WASHINGTON - The confusion surrounding adult vaccination help illustrates some of the big problems looming for Congress as it struggles with healthcare reform legislation, doctors and health officials said on Wednesday.
They released two surveys showing how few adults realize they can get vaccines against deadly diseases such as meningitis, whooping cough, tetanus and pneumonia or painful conditions such as shingles.
But awareness and demand are only part of the problem, the experts said. The system itself is a barrier to vaccination, said Dr. William Schaffner of Vanderbilt University in Tennessee and the National Foundation for Infectious Diseases.
Some insurance companies pay for the vaccines, others do not, doctors get paid very little to administer them and no one is responsible for ensuring the vaccines are available.
It is cumbersome almost to the point of not being able to get the vaccine, Schaffner told a news conference.
Schaffner and other vaccine experts said they hope Congress addresses the issue in any healthcare reform legislation. Better vaccination would save billions of dollars, they said.
More than $10 billion a year is spent in direct medical costs and indirect costs of vaccine-preventable diseases such as pneumonia, meningitis and influenza, Schaffner said.
Dr. Anne Schuchat of the U.S. Centers for Disease Control and Prevention released a survey of 22,000 U.S. adults that showed most are not getting the vaccinations they need.
About half of adults had received a tetanus shot within the past 10 years, Schuchat told the news conference. Tetanus shots should be given every 10 years.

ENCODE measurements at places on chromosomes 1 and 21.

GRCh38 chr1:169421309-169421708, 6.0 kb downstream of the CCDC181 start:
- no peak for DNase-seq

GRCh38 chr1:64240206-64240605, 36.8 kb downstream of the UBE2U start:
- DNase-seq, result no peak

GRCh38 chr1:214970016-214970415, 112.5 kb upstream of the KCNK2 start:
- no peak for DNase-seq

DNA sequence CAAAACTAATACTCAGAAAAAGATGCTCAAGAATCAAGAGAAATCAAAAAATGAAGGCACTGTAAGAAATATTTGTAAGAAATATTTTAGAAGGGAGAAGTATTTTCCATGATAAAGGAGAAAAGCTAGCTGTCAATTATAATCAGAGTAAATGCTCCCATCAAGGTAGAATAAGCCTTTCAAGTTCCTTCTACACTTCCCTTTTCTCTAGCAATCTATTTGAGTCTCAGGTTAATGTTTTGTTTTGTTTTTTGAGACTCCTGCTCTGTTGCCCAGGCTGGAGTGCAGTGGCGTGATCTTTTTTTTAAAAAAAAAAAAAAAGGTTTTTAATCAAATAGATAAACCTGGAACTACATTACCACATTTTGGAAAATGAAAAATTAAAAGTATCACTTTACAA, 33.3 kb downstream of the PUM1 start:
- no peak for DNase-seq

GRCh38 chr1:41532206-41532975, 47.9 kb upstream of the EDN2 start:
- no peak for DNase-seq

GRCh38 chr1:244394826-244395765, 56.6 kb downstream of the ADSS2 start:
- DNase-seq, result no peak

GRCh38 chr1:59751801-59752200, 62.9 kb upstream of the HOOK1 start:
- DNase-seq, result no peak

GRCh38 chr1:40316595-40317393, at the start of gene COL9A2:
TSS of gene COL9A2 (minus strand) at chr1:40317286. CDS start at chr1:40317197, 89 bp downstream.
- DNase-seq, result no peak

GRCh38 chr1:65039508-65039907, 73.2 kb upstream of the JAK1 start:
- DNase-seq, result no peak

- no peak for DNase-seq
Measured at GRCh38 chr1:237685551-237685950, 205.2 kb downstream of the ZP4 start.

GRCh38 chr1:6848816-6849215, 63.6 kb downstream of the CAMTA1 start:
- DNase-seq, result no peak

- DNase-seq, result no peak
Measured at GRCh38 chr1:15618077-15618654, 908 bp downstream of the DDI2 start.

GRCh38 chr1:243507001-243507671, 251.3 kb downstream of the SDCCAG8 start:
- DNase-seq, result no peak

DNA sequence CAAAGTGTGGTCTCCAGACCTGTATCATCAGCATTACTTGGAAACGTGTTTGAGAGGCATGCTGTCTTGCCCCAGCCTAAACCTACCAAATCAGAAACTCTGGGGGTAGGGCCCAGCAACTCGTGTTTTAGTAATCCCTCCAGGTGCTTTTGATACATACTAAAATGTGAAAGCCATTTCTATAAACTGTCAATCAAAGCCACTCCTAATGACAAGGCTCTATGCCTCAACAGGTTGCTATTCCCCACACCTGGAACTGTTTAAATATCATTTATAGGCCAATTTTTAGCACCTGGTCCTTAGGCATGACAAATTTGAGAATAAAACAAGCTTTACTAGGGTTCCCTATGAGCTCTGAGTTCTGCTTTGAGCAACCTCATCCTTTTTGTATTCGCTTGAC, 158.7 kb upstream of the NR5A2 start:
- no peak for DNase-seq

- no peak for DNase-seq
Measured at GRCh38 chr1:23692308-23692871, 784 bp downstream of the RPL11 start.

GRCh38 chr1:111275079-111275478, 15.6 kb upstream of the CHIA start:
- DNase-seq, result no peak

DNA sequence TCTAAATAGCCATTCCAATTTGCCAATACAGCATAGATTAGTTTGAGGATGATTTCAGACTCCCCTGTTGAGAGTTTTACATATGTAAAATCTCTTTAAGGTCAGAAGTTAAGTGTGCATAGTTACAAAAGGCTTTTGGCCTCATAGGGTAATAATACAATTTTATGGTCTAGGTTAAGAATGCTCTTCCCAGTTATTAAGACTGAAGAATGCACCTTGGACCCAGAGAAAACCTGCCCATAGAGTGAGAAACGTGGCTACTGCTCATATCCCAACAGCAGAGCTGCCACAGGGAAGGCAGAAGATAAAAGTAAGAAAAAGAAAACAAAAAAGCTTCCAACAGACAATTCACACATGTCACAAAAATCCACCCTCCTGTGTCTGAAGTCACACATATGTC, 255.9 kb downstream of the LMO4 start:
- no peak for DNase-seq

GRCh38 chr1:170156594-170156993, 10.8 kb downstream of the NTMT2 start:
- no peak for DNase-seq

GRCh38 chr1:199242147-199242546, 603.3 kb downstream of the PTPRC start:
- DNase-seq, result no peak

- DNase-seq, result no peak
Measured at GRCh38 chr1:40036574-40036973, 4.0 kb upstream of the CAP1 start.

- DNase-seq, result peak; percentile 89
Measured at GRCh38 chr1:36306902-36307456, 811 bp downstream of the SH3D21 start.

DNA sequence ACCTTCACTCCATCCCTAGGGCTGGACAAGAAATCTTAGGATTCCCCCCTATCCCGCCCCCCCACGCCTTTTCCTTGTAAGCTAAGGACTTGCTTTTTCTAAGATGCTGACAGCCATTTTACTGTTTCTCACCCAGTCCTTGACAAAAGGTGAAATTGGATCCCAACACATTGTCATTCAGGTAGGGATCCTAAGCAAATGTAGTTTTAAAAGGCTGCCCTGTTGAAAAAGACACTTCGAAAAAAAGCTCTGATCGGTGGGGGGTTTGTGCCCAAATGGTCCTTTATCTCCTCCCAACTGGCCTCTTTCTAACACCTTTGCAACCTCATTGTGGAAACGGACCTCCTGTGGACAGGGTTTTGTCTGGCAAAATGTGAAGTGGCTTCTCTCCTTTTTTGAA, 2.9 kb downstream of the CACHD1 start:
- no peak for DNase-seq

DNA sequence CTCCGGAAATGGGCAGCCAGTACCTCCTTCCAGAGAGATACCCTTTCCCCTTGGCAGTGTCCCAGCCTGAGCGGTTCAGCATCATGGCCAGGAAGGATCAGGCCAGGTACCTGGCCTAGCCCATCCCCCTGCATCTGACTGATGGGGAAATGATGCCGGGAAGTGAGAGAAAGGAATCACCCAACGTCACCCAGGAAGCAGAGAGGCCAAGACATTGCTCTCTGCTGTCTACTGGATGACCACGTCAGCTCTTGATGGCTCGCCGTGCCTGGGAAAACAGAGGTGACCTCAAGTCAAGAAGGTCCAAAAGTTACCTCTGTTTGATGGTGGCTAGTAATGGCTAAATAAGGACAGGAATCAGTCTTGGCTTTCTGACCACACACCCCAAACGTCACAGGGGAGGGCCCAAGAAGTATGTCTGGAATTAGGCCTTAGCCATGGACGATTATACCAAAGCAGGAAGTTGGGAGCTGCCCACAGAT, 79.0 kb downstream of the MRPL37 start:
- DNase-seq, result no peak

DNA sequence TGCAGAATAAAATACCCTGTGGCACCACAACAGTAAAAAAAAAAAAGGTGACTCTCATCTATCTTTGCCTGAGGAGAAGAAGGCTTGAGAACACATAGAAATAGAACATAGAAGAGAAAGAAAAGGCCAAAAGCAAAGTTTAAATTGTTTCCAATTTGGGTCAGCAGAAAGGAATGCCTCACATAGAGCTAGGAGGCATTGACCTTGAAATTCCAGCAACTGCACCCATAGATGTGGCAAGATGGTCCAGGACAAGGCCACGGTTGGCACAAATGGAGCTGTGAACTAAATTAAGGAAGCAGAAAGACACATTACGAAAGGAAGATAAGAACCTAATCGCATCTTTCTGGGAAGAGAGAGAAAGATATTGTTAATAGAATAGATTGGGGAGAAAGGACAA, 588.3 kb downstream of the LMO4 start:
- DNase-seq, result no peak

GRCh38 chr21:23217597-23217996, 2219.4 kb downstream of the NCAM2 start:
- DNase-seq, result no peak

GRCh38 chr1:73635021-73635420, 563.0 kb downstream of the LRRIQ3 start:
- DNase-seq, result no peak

WARTS AND CHICKENPOX
Just 11 percent of 19- to 26-year-old women had received the human papillomavirus, or HPV vaccine, which protects against genital warts and cervical cancer, the survey found. Only 6.7 percent of all people over age 60 had been vaccinated against shingles -- an extremely painful recurrence of chickenpox.
While people are often not even aware that they can get these vaccines, the system -- or lack of a system -- means doctors often forget to recommend them.
Dr. Cora Christian of the AARP, which represents people over age 50, said doctors get just $18 to administer a flu shot under Medicare, the federal health insurance plan for the elderly. This should be 100 percent covered by insurance, Christian said.
Dr. Susan Rehm of the Cleveland Clinic in Ohio said the shingles vaccine is expensive, tricky to store and administer, and ends up costing $200 to $400 a dose.
Some private insurers cover adult vaccines and some do not. You can imagine there is an extraordinary variety of schemes out there, Schaffner said.
Speaking as an individual, I am totally confused, Rehm said.
She said alternative settings -- such as retail clinics or box stores -- offer an opportunity to vaccinate adults. Some seasonal flu and pneumococcal vaccines are offered at such clinics.
Healthcare reform experts have said such alternatives to the doctor's office may offer a less expensive and easier way for people to get a range of medical services, from cholesterol tests to simple walk-in emergency care.
Companies that make adult vaccines include Wyeth, which is testing a vaccine against Streptococcus pneumoniae for adults, Merck, which makes the Gardasil HPV vaccine and a shingles vaccine, and GlaxoSmithKline, which makes the Cervarix HPV shots, hepatitis shots, flu vaccines and others.
(Editing by Xavier Briand)